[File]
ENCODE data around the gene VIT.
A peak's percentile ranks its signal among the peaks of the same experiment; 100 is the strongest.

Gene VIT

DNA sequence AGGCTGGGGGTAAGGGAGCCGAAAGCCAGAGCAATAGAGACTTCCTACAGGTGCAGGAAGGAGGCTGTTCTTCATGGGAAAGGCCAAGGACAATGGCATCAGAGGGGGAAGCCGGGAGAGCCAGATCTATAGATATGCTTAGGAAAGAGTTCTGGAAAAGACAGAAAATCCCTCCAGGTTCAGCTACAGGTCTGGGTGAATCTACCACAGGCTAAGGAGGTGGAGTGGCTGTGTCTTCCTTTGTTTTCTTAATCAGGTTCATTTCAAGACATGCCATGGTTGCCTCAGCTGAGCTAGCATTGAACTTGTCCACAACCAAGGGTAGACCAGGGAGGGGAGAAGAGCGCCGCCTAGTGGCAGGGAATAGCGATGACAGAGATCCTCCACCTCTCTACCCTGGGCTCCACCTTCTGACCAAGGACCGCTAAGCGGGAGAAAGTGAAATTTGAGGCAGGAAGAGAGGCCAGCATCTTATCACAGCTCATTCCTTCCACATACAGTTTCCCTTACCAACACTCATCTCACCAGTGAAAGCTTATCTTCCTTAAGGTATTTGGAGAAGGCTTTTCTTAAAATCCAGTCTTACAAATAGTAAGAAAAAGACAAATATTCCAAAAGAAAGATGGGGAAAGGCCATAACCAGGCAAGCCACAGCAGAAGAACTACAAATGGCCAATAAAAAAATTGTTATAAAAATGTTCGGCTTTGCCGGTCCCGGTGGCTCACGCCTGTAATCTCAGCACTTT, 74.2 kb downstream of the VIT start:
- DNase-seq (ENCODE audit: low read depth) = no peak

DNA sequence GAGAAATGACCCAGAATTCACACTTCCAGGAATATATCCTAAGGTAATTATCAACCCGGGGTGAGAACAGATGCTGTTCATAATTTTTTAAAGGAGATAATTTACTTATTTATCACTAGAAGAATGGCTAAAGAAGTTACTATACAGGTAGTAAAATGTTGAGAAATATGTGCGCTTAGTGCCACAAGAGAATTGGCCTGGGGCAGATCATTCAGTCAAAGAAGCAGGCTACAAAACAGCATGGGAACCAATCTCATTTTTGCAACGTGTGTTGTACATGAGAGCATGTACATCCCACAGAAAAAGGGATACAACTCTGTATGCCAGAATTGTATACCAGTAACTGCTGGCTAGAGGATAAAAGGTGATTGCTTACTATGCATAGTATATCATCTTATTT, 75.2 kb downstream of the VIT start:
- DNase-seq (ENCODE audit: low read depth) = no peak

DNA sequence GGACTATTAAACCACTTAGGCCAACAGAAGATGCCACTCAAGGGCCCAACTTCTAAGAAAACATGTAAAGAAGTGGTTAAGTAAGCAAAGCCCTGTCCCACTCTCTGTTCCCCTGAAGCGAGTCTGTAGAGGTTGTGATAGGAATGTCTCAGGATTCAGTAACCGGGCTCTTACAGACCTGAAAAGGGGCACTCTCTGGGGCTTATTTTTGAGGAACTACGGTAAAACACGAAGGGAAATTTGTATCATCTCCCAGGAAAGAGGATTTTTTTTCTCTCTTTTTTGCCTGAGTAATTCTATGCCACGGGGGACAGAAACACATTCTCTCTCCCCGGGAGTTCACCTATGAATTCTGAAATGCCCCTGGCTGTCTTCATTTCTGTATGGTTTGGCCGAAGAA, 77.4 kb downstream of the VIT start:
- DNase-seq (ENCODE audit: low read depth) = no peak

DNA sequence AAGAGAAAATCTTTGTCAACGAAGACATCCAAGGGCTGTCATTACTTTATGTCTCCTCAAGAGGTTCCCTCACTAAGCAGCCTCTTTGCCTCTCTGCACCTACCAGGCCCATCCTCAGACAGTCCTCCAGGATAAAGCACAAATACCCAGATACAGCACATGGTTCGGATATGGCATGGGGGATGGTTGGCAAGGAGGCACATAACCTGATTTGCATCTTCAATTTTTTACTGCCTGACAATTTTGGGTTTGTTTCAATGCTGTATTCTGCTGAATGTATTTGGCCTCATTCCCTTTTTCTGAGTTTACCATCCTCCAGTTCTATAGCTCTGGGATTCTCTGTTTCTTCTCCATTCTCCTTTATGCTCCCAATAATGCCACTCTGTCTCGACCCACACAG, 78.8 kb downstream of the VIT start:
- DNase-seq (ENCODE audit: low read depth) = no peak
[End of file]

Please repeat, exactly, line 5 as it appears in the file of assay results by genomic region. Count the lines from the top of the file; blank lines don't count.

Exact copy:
- DNase-seq (ENCODE audit: low read depth) = no peak